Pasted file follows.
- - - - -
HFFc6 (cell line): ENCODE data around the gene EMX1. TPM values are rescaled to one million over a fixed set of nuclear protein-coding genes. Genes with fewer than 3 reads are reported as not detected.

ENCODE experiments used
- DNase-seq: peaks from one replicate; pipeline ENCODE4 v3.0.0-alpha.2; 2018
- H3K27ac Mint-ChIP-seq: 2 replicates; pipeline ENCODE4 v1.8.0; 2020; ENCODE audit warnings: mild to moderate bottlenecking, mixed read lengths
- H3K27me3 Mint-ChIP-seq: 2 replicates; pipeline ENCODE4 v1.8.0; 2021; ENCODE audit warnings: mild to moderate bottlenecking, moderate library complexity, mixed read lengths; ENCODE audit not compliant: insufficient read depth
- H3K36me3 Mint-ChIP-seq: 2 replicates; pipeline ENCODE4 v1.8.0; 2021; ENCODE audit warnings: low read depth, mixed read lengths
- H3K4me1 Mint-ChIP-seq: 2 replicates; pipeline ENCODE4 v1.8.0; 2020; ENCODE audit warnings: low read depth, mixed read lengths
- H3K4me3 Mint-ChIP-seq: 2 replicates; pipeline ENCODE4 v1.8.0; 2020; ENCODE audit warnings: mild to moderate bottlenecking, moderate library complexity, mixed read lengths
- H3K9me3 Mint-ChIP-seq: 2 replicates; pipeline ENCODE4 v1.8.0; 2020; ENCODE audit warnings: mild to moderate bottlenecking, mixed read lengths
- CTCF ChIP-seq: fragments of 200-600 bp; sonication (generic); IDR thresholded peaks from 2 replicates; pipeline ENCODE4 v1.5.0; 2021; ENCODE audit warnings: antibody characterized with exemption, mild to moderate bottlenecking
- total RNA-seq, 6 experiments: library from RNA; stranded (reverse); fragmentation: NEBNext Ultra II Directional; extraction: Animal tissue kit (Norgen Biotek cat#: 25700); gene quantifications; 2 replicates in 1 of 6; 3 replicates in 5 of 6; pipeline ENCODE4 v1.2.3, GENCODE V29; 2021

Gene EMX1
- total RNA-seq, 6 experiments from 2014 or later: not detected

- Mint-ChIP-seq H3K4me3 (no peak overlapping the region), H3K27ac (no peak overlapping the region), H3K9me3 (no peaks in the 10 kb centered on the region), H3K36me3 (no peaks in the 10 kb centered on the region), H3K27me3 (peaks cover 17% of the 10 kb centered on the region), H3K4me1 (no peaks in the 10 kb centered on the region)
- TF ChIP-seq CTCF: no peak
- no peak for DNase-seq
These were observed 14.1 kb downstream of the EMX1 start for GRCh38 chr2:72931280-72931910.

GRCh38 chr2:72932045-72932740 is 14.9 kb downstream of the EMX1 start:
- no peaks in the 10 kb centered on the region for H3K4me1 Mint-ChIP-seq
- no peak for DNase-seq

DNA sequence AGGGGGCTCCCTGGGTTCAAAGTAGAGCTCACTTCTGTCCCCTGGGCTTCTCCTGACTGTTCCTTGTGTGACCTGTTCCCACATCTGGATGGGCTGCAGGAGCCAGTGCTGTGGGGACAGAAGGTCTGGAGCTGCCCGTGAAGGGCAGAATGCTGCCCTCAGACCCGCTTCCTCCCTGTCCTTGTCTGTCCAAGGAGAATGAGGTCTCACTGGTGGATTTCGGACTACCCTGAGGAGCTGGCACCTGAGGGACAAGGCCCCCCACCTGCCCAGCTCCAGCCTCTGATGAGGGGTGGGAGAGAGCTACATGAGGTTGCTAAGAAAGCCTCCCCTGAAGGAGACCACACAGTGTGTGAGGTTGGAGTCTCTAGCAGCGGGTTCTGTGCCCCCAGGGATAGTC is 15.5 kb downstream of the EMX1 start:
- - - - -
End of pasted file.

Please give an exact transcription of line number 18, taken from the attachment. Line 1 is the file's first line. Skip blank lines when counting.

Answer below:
GRCh38 chr2:72932045-72932740 is 14.9 kb downstream of the EMX1 start: